ISTANBUL (Reuters) - Hundreds of Turkish military officers convicted of plotting to overthrow the government were themselves victims of a conspiracy concocted with the knowledge of Prime Minister Tayyip Erdogan, the chief suspect in the case said on Friday.
Speaking a day after his release from jail, retired General Cetin Dogan said the Sledgehammer case would not be over until those behind the conspiracy were imprisoned.
"I call them the four horsemen of the apocalypse: there is a political side, a media dimension, a police dimension and a judicial dimension. They were organised in a clear structure, but with the knowledge of the prime minister," he told Reuters at his home in a leafy military residential complex in Istanbul.
"This trial will finish when those who concocted the Sledgehammer trial go inside. But I don't have a personal grudge or hatred, that only eats you up inside," he said.
Dogan, 74, was among 237 convicted officers released from prison on Thursday pending retrial after the constitutional court said their trial was flawed.
The alleged Sledgehammer plot dated from March 2003 when Dogan was commander of the prestigious First Army, soon after Erdogan had come to power.
It was said to include plans to bomb mosques and trigger a conflict with Greece by shooting down one of Turkey's own warplanes, to pave the way for a military takeover.
More than 300 officers were sentenced in September 2012 over the alleged conspiracy and the appeals court upheld their convictions last October.
The case is commonly viewed as a key episode in Erdogan's drive to tame the army and critics accused him at the time of using the courts to pursue a "witchhunt" against the generals.
But he became increasingly critical of the handling of the coup plot cases as they progressed and said early this year he was open to the idea of a retrial.
The armed forces were long viewed as guardians of the secular republic established by Mustafa Kemal Ataturk, carrying out three coups between 1960 and 1980 and pushing an Islamist-led government from power in 1997.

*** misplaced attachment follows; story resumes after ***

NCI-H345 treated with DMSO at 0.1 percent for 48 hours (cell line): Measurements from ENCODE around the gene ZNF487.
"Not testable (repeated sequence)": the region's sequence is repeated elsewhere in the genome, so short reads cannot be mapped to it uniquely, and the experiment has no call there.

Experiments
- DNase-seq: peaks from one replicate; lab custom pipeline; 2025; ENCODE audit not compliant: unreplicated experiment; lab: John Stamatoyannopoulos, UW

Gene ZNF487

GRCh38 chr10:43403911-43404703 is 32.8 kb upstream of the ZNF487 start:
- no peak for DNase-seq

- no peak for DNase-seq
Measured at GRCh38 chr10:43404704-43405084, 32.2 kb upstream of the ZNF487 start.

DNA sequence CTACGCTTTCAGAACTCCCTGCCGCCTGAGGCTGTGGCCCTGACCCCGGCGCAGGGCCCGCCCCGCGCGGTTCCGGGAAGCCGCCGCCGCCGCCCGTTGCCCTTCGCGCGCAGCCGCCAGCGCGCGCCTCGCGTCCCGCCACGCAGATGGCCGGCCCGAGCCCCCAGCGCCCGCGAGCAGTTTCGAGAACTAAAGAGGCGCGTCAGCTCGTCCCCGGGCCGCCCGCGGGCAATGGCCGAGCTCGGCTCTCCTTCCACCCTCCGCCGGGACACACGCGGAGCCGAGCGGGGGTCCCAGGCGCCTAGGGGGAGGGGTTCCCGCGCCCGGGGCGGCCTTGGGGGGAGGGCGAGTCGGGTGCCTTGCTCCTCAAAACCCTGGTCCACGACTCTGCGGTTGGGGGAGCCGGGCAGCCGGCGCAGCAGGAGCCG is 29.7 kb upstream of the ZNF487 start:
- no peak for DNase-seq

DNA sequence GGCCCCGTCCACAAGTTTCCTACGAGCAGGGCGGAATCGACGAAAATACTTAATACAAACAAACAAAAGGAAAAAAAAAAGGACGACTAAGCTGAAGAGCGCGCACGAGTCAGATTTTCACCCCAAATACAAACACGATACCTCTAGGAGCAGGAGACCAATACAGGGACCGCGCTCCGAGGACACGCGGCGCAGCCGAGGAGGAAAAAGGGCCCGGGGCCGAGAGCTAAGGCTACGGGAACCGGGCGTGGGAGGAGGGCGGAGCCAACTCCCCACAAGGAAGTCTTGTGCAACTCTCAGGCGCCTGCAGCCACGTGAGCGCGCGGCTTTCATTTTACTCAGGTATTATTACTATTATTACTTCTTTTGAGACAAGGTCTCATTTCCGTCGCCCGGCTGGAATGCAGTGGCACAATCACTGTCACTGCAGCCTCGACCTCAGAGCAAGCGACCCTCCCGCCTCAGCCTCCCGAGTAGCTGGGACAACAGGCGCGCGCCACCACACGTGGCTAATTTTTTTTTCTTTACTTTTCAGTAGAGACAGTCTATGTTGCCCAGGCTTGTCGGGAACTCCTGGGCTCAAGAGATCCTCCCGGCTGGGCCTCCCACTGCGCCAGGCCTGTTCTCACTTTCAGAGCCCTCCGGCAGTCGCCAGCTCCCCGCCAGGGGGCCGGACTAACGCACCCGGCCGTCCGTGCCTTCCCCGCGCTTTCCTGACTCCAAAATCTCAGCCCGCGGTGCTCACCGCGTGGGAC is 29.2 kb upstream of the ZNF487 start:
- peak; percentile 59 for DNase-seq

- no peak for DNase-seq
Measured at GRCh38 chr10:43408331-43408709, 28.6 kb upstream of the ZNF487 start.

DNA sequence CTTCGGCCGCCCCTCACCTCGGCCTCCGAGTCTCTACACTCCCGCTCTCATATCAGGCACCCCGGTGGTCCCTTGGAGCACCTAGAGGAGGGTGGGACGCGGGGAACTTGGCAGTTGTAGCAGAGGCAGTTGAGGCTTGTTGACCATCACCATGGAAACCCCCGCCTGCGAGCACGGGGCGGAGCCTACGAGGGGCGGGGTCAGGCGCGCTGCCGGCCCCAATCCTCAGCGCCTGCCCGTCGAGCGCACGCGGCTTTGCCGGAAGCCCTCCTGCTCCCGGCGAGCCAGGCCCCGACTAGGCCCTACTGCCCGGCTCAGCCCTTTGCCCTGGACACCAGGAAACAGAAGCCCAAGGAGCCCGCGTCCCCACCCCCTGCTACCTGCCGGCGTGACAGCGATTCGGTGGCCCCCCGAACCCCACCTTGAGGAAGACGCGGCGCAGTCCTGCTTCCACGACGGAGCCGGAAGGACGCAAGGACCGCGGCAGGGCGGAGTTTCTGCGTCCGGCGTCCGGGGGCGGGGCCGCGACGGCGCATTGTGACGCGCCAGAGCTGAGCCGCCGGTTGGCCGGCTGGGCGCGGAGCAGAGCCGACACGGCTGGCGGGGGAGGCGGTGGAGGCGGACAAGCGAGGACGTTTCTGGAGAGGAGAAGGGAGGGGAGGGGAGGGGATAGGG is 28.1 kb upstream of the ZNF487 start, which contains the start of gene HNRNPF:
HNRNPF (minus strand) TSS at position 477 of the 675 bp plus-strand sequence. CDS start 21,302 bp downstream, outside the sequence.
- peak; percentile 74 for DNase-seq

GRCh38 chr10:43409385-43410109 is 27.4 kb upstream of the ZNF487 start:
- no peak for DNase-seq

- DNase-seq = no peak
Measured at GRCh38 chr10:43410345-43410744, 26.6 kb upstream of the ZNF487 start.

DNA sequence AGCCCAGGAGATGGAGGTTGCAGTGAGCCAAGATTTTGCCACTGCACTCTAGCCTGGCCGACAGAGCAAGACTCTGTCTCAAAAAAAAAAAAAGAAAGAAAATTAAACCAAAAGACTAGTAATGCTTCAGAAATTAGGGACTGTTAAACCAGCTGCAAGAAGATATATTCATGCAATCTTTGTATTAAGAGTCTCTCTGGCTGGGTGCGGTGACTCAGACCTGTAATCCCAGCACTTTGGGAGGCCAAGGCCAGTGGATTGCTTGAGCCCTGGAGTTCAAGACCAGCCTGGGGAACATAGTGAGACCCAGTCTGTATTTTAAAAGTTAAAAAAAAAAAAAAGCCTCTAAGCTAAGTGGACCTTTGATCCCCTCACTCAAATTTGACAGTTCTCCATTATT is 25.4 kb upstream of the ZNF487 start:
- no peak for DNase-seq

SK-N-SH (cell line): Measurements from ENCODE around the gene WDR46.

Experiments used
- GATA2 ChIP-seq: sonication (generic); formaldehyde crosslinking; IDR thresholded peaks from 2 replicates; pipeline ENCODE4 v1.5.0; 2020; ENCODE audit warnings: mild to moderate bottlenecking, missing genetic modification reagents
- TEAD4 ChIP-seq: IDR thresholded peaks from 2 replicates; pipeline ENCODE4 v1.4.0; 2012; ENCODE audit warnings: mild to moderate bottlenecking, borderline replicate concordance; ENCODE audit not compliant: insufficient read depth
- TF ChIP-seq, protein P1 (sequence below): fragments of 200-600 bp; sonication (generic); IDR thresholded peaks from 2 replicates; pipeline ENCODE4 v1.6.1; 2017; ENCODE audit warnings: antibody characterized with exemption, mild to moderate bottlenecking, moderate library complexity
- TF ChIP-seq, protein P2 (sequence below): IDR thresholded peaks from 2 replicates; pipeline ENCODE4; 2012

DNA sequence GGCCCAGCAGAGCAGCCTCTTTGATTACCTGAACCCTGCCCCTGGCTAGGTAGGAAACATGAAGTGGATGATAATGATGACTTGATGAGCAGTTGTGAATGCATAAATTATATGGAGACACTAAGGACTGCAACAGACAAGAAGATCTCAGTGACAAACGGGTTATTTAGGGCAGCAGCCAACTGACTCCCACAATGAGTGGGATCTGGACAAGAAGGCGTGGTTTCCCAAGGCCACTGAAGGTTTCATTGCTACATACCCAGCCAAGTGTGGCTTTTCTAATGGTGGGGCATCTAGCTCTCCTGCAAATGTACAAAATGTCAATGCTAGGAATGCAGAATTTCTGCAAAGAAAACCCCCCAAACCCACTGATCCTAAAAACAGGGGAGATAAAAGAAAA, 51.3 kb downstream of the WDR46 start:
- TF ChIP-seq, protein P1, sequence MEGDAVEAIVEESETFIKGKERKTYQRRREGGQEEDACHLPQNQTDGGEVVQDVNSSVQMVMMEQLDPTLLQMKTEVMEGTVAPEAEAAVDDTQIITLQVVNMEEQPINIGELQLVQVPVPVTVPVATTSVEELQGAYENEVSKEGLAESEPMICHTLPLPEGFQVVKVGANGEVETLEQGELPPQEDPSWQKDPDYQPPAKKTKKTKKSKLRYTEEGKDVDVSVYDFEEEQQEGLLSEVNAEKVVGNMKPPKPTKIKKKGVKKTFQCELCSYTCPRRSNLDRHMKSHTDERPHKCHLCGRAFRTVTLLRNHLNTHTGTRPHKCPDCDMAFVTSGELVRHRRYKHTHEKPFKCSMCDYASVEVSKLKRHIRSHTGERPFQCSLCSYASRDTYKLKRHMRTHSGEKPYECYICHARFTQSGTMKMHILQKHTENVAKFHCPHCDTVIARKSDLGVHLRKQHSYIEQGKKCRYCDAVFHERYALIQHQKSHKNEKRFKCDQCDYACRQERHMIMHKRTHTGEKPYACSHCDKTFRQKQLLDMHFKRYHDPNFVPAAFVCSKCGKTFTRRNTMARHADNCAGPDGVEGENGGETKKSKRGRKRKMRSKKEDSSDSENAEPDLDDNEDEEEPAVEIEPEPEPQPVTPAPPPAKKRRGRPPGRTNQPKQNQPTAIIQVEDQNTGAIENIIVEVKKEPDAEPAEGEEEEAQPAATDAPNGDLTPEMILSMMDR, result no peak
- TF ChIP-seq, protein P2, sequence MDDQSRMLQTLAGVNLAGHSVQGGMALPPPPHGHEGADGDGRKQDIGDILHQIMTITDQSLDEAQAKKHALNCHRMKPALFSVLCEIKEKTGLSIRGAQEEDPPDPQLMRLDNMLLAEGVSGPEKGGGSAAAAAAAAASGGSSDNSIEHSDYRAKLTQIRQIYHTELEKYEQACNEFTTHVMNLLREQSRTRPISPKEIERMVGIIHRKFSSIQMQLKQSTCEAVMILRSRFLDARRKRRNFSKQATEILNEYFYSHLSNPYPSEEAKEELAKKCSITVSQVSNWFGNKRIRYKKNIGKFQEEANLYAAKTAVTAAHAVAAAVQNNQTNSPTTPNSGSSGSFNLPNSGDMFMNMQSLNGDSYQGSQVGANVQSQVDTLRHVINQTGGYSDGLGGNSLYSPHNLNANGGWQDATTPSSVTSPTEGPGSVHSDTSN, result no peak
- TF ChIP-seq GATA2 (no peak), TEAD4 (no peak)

Dogan said he was saddened to have been imprisoned for four years in the "autumn of my life", recalling the deaths and illnesses of comrades and loved ones during his time in jail, and said the trials had hit morale in the military.
"A significant trauma was experienced. It was impossible for people not to be saddened," he said.
"The armed forces were initially shaken by the coup suspicion, but now I meet people I don't know and they cry and embrace me. This is not out of personal respect for me but because of what was done to the army," he said.
A relaxed-looking Dogan, dressed in a blue T-shirt, white trousers and loafers, repeatedly interrupted the interview to answer phone calls from former comrades-in-arms wishing him well.
He said he did not believe the cases had an impact on the forces' operational ability, despite the loss of senior personnel, because of the "solid" structure of the army in bringing through the next generation of officers.
He believes the image of the military, traditionally viewed as the most respected institution in Turkey, had emerged unscathed from the trials.
Officials have suggested evidence in the case was manipulated by an Islamic cleric who had been using his influence in the police and judiciary to help Erdogan break the army's power.
Cleric Fethullah Gulen, a former ally of Erdogan turned bitter rival, denies any involvement in Sledgehammer and in a corruption investigation against Erdogan associates that the prime minister accuses him of concocting to topple him.
Asked if he thought followers of U.S.-based Gulen were part of the conspiracy, Dogan said "definitely".
The constitutional court ruled unanimously on Wednesday that the officers' rights had been violated in the handling of digital evidence and the refusal to hear testimony from two former top military commanders, as requested by defendants.
Dogan voiced disappointment at how the coup trials had been seen in the West - as part of the dismantling of decades of "military tutelage" in Turkey and the bringing of the generals to account.
"That the West viewed our unjust and unfair trial as positive for Turkey's democratic development was the point that hurt us," he said, arguing that the military had played a key role in the country's Western orientation.
(Editing by Andrew Roche)